Studt's opinion was not inconsistent with Carlson's and Bourget's treatment notes. The ALJ cited only three pages from Carlson's notes and one page from Bourget's notes, R. 23 (citing R. 388, 584, 613, 633), but those pages did not warrant the ALJ's conclusion.

         Carlson's notes from February 2014 neither contradicted nor supported Studt's opinion. R. 633. Carlson noted that Zurakowski felt better; her left shoulder fatigued easily; she could not return to her previous job; he recommended that she find another line of work; and for any formal functional capacity examination, he would refer her to a specialist. R. 633. The ALJ construed the comment that Zurakowski felt better as though she had made a significant recovery. But read in context, this statement means only that she felt better compared to past severe pain; it is not a statement that she could work full-time. And Carlson's recommendation that she should find another line of work did not imply that Zurakowski could work, especially given his note that he would refer her to a specialist for a formal, functional assessment of her work capacity. In short, Carlson's notes do not contradict Studt's opinion.

         The Commissioner argued during oral argument that Carlson's notes were inconsistent with Studt's opinion because the notes showed that Zurakowski could wash her hair. R. 611. This is not an issue that the ALJ considered. Besides, the argument cuts both ways: Carlson noted that it was so painful for Zurakowski when she washed her hair that she needed to switch hands multiple times. Id. This statement goes to show that she could not perform even a basic daily activity; it is not a statement that contradicts Studt's opinion.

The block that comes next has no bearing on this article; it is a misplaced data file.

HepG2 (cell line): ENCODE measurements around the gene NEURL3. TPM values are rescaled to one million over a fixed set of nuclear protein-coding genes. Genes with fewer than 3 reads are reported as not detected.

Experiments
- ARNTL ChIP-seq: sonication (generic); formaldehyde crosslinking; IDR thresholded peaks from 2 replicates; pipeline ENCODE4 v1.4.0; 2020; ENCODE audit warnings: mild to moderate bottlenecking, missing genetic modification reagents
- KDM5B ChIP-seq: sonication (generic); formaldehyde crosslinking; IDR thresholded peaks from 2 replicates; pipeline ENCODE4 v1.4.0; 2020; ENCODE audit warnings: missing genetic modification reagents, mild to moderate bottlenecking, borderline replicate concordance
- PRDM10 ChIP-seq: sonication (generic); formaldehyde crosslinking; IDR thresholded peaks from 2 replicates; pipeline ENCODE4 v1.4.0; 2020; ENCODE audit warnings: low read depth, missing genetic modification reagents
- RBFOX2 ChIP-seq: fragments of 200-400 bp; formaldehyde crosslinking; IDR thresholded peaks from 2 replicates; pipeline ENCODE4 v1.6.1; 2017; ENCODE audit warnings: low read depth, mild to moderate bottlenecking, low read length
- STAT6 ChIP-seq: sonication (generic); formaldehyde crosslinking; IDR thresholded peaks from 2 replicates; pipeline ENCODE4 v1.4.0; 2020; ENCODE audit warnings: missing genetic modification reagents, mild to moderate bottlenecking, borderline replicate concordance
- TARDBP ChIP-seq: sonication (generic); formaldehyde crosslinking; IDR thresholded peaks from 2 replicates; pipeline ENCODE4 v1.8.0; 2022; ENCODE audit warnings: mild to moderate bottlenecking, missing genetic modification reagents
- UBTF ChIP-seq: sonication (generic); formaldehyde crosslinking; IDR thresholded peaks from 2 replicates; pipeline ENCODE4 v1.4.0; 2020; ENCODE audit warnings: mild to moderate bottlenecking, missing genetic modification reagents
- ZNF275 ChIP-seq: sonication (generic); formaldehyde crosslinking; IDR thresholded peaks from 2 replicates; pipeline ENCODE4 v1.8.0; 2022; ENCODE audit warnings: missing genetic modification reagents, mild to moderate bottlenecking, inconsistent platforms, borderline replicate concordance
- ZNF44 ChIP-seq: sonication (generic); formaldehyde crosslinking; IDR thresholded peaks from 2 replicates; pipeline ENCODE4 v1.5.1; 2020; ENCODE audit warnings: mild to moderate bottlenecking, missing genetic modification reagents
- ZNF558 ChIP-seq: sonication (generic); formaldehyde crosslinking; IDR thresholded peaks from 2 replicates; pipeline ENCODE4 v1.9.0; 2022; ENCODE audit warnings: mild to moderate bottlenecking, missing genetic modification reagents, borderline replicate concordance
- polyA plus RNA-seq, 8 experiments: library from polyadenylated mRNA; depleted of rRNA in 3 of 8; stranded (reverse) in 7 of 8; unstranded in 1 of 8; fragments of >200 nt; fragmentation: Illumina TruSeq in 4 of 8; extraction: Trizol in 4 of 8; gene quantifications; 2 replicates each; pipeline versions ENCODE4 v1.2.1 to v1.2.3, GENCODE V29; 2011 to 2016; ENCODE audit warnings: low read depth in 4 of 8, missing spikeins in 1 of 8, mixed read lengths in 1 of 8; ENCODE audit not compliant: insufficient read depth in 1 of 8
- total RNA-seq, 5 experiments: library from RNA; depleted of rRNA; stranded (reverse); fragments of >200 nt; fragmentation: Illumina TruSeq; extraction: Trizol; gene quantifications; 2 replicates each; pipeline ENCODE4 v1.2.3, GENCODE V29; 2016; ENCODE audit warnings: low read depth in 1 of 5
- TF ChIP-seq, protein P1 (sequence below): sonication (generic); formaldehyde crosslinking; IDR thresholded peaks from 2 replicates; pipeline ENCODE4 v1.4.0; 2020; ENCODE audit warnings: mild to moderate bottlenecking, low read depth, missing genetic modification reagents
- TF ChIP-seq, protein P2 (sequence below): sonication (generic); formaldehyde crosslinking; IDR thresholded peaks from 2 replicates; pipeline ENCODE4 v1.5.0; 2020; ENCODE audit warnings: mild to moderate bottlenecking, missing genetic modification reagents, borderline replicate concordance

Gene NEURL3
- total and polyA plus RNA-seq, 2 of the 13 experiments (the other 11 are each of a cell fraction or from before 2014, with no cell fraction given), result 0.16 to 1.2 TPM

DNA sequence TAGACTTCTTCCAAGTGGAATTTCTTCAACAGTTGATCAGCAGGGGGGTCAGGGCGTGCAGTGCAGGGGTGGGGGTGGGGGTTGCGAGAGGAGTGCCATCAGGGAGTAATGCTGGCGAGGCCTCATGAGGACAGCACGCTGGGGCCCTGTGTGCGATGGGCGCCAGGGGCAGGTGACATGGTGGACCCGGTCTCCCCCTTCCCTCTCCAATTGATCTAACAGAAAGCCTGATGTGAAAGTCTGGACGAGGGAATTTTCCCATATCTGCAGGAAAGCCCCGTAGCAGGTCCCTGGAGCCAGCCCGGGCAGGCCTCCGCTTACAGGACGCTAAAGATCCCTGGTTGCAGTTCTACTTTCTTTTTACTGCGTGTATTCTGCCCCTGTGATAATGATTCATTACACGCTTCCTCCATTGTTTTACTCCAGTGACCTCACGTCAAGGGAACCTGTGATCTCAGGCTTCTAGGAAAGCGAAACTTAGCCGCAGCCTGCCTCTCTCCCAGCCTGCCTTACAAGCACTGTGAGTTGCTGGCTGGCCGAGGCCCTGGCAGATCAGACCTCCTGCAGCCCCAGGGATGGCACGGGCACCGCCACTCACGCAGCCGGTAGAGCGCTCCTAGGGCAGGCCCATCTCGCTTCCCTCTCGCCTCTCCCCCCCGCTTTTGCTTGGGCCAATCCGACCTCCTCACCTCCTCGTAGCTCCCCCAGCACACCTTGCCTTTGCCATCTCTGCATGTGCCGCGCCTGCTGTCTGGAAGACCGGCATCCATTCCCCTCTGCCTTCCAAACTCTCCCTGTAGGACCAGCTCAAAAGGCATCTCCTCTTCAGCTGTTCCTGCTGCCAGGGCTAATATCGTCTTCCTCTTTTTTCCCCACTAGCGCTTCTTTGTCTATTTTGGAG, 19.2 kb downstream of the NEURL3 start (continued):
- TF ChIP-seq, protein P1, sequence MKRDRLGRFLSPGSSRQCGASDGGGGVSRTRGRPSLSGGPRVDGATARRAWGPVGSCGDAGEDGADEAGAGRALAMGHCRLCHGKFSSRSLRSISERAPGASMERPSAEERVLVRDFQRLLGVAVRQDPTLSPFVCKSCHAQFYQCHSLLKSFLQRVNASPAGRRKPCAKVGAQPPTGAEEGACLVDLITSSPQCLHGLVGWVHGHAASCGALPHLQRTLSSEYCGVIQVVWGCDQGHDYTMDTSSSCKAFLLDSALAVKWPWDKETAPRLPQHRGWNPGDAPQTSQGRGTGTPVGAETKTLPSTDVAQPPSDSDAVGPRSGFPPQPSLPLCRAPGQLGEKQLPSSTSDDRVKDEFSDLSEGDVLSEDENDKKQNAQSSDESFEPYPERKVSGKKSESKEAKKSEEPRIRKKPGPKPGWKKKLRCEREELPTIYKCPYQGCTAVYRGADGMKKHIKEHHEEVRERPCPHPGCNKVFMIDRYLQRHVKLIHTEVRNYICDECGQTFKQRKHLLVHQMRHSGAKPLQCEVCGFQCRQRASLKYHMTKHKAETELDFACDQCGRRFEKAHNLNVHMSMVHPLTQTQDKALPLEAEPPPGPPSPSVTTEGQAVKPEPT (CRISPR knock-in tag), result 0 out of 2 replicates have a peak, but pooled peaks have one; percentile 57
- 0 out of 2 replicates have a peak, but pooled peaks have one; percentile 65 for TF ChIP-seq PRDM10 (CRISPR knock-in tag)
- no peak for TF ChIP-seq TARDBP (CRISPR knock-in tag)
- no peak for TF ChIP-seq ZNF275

As for Bourget's notes, the ALJ's assessment of the record was particularly superficial. The ALJ gave only partial weight to Bourget's opinion that Zurakowski could work for only six hours a day “to the extent that it supports finding” that Zurakowski could perform sedentary work. R. 23. The ALJ's reason was that Bourget “did not point to any objective evidence as to why” Zurakowski could not work full-time. Id. (citing R. 613). But Bourget did note her findings from functional evaluations of Zurakowski. R. 611-13. Bourget had Zurakowski perform repeated overhead reaching, simulation of typing, pushing and pulling with cart, forward reaching, and transferring weight. R. 611-12. The ALJ's statement that Bourget pointed to no objective evidence is wrong.

         The ALJ also took Bourget's comment that Zurakowski “improved” out of context. Bourget noted in March 2014 that, although Zurakowski's conditions “improved, ” Zurakowski's still had “significant limitations in use of her bilateral arms.” R. 613. Bourget noted that Zurakowski could not manipulate items heavier than five pounds with her left upper extremity, tolerate repeated overhead activities, or perform prolonged reaching activities. Id. Bourget also noted that Zurakowski's “limited muscular strength and endurance would likely lead to high levels of pain ...